Ironically it is a nighttime talk show host, Trevor Noah on "The Daily Show," who points this out in one of his viral “Between the Scenes” videos, in a response to audience member’s solicitation of his thoughts on Neeson.

Oprah’s audience may have gasped and shaken their heads, he says, but the host’s talent of dispensing subtle absolution likely would have left the sense of Neeson’s story as a powerful cultural learning.

But the actor's confession emerged first in print, by way of a journalist who went on to explore the implications of such a statement coming from an international film star, as well as the psychological impact of processing a loved one’s sexual assault.  Mostly, though, what stuck in the public's perception was the realization that a popular mainstream action star once angrily stalked the streets with the intent of unleashing violence upon a black man in retribution for a crime that man did not commit. The guy worshiped by Keegan-Michael Key's and Jordan Peele's parking valet characters on “Key & Peele” as “the Liam Neesons,” no less.

This week Noah has displayed less patience and charity toward Smollett, sparing no bit of mercy for the "Empire" actor's passionate defense of his ongoing and increasingly bewildering allegations about being a victim of a racist and homophobic attack in Chicago. This mostly because the police investigation has been ongoing, and at the moment, Smollett is the one on his way to criminal  court.

He could, however, draw a solid conclusion about Smollett’s tearful moments during the one-on-one interview with ABC’s Roberts that aired on February 14: “Either this guy is telling the truth or he deserves an Emmy for that interview. Because if all of that was just a performance, I don’t care what he’s lying about, you can’t cancel him. He’s too good to not be on TV!”

Well, he is going to be all over TV, at least in the short term: On Wednesday Chicago police charged Smollett with filing a false police report, a Class 4 felony. At present, consider his career to be cancelled. Sandmann’s NBC interview, on the other hand, may mark the beginning of what could be an extended stay in the spotlight, the first station in a developing media story casting him as the plaintiff in a $250 million defamation suit against The Washington Post, a newspaper.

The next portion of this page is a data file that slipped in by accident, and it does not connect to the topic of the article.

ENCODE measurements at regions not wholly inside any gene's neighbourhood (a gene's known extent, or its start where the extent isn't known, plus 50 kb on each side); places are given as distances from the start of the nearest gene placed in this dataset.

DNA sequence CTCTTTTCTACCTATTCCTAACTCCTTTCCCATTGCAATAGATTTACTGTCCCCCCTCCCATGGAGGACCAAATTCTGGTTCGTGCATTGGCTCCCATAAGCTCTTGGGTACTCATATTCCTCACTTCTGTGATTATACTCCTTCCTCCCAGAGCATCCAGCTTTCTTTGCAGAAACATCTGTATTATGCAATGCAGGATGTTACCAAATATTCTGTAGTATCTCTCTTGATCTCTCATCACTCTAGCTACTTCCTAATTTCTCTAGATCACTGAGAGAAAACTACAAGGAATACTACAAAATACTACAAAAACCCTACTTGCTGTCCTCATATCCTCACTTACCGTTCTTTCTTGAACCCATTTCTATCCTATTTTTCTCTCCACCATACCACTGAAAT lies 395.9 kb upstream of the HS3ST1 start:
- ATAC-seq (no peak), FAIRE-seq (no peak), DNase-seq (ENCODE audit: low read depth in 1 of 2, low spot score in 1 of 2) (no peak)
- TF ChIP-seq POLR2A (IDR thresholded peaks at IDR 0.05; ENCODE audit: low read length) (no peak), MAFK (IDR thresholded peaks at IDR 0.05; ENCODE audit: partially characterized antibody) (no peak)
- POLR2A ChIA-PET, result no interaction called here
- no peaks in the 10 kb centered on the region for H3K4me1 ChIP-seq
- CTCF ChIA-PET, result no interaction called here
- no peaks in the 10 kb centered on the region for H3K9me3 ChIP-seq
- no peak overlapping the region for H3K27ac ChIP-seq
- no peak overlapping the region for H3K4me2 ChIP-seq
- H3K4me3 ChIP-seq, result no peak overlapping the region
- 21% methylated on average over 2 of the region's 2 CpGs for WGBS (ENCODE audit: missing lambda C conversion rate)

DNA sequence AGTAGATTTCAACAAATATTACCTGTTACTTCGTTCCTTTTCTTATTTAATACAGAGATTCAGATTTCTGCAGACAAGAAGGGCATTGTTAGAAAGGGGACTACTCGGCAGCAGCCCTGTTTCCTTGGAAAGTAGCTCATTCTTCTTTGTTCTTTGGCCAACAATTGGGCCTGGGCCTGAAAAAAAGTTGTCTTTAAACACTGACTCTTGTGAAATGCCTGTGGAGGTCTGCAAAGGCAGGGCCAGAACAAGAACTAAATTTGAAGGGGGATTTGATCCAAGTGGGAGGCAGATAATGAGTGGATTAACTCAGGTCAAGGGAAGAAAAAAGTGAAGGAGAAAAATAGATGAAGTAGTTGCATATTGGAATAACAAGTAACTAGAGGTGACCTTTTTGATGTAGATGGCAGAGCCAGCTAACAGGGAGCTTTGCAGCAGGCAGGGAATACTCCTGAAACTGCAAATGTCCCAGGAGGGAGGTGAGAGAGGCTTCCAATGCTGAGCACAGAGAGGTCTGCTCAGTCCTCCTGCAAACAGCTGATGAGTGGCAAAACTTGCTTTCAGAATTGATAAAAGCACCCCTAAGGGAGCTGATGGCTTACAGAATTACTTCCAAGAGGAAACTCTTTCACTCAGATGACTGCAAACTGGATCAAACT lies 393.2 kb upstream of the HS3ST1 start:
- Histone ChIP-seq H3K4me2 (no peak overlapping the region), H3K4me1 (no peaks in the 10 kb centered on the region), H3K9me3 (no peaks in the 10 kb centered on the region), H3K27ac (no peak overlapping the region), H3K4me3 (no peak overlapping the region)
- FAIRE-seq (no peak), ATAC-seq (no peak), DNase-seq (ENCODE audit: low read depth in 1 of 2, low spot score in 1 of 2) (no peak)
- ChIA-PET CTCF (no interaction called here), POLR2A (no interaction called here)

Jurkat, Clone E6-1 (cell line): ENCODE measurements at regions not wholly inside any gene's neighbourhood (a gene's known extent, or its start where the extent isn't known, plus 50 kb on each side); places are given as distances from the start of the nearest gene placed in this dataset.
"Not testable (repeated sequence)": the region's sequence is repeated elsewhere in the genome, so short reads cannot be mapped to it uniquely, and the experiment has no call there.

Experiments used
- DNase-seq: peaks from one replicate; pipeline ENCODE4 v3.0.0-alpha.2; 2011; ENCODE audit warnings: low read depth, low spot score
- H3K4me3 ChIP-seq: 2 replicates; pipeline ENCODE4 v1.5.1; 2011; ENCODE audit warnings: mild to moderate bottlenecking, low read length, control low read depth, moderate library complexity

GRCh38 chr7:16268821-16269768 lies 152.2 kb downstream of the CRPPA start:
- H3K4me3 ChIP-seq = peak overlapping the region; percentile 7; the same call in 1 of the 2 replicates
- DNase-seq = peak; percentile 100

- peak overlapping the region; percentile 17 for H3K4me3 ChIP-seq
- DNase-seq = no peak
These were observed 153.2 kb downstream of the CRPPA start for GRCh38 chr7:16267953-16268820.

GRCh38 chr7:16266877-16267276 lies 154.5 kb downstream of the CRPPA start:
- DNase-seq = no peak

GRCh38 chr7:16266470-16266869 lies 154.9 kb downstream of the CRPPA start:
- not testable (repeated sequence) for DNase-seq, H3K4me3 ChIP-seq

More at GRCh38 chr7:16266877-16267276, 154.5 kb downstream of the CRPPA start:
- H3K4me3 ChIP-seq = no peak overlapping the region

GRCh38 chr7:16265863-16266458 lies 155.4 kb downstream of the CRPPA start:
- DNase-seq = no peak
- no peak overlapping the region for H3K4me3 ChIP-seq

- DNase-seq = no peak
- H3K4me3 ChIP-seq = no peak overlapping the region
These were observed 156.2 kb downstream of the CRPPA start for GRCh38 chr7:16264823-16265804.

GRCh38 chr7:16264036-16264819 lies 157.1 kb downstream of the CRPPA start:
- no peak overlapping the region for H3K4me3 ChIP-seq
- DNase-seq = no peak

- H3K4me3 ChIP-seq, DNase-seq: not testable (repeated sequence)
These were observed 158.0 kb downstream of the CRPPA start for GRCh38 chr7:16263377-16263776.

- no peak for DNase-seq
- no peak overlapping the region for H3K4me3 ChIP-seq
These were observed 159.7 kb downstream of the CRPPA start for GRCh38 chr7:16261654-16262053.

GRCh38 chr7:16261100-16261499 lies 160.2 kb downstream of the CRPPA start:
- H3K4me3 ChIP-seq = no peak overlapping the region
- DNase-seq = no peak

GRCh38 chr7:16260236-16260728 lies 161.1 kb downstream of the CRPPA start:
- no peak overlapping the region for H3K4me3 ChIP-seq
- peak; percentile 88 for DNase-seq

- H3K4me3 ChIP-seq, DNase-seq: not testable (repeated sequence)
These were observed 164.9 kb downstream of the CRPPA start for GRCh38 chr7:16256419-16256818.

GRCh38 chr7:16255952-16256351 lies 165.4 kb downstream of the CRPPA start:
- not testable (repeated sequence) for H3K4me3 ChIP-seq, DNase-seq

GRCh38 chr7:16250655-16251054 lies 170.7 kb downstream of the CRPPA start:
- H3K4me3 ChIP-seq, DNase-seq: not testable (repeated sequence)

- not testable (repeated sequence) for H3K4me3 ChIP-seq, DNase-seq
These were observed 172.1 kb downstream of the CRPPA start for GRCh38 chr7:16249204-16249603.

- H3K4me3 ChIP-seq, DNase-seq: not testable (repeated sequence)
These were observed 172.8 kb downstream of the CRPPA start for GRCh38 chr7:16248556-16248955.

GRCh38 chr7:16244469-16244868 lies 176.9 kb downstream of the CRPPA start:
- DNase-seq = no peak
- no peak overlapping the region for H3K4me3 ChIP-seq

Neeson’s status as a movie was never in real peril. Anyone doubting this can be referred to the filmography of Mel Gibson, winner of two Academy Awards in 2016 and co-star of the 2017 holiday comedy “Daddy’s Home 2.”

Besides, in the long view of his story, Neeson already has made his amends. In his interview, when Roberts asks if he understands “the pain of a black person hearing what you said,” he replies, of course. “Violence breeds violence, bigotry breeds bigotry,” observes the star of a franchise showcasing brutal, vendetta-driven cinematic violence.

One might characterize that moment as  “Oprah”-esque . . . almost. Seconds later, Neeson awkwardly jams in a plug for “Cold Conflict”: “See the movie, it’s a good movie by the way . . . having said all that.” The real lesson here is that guys like him understands the value of cutting to a break. History and consumer habit tells him, and us, that regardless of what happened in the past or disgusts us in the present, odds are in a few months we’ll be right back.

By Melanie McFarland

Melanie McFarland is Salon's award-winning senior culture critic. Follow her on Twitter: @McTelevision